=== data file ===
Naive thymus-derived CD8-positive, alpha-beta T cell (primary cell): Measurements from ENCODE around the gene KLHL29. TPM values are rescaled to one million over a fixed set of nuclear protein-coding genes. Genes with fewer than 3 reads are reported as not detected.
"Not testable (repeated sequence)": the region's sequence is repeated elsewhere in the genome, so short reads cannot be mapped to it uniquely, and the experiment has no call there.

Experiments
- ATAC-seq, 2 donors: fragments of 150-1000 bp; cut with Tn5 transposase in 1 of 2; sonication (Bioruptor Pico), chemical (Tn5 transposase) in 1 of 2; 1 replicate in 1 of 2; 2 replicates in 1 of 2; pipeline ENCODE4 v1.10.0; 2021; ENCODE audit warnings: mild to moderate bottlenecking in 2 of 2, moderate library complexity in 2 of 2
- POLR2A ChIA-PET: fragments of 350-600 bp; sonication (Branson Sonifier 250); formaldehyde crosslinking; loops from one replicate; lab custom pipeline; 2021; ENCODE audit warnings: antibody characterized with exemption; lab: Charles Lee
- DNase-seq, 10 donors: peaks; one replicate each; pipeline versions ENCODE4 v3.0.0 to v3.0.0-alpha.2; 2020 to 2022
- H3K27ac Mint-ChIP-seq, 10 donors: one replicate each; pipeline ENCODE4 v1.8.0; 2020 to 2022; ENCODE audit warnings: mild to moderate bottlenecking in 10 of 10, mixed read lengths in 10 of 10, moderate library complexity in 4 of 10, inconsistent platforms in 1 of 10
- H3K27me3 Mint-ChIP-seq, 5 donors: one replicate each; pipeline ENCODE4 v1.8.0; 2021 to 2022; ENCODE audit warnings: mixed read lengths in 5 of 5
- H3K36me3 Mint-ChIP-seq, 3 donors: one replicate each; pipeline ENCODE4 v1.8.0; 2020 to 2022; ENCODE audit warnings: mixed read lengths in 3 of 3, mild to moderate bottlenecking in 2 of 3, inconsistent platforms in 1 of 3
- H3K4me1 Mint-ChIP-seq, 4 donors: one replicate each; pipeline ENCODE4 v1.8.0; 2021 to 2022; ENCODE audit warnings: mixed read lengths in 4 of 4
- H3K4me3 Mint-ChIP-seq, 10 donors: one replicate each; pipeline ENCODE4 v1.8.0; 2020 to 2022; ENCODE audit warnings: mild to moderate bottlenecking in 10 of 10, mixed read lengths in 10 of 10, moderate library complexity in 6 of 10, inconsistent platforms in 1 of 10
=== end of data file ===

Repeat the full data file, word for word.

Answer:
Naive thymus-derived CD8-positive, alpha-beta T cell (primary cell): Measurements from ENCODE around the gene KLHL29. TPM values are rescaled to one million over a fixed set of nuclear protein-coding genes. Genes with fewer than 3 reads are reported as not detected.
"Not testable (repeated sequence)": the region's sequence is repeated elsewhere in the genome, so short reads cannot be mapped to it uniquely, and the experiment has no call there.

Experiments
- ATAC-seq, 2 donors: fragments of 150-1000 bp; cut with Tn5 transposase in 1 of 2; sonication (Bioruptor Pico), chemical (Tn5 transposase) in 1 of 2; 1 replicate in 1 of 2; 2 replicates in 1 of 2; pipeline ENCODE4 v1.10.0; 2021; ENCODE audit warnings: mild to moderate bottlenecking in 2 of 2, moderate library complexity in 2 of 2
- POLR2A ChIA-PET: fragments of 350-600 bp; sonication (Branson Sonifier 250); formaldehyde crosslinking; loops from one replicate; lab custom pipeline; 2021; ENCODE audit warnings: antibody characterized with exemption; lab: Charles Lee
- DNase-seq, 10 donors: peaks; one replicate each; pipeline versions ENCODE4 v3.0.0 to v3.0.0-alpha.2; 2020 to 2022
- H3K27ac Mint-ChIP-seq, 10 donors: one replicate each; pipeline ENCODE4 v1.8.0; 2020 to 2022; ENCODE audit warnings: mild to moderate bottlenecking in 10 of 10, mixed read lengths in 10 of 10, moderate library complexity in 4 of 10, inconsistent platforms in 1 of 10
- H3K27me3 Mint-ChIP-seq, 5 donors: one replicate each; pipeline ENCODE4 v1.8.0; 2021 to 2022; ENCODE audit warnings: mixed read lengths in 5 of 5
- H3K36me3 Mint-ChIP-seq, 3 donors: one replicate each; pipeline ENCODE4 v1.8.0; 2020 to 2022; ENCODE audit warnings: mixed read lengths in 3 of 3, mild to moderate bottlenecking in 2 of 3, inconsistent platforms in 1 of 3
- H3K4me1 Mint-ChIP-seq, 4 donors: one replicate each; pipeline ENCODE4 v1.8.0; 2021 to 2022; ENCODE audit warnings: mixed read lengths in 4 of 4
- H3K4me3 Mint-ChIP-seq, 10 donors: one replicate each; pipeline ENCODE4 v1.8.0; 2020 to 2022; ENCODE audit warnings: mild to moderate bottlenecking in 10 of 10, mixed read lengths in 10 of 10, moderate library complexity in 6 of 10, inconsistent platforms in 1 of 10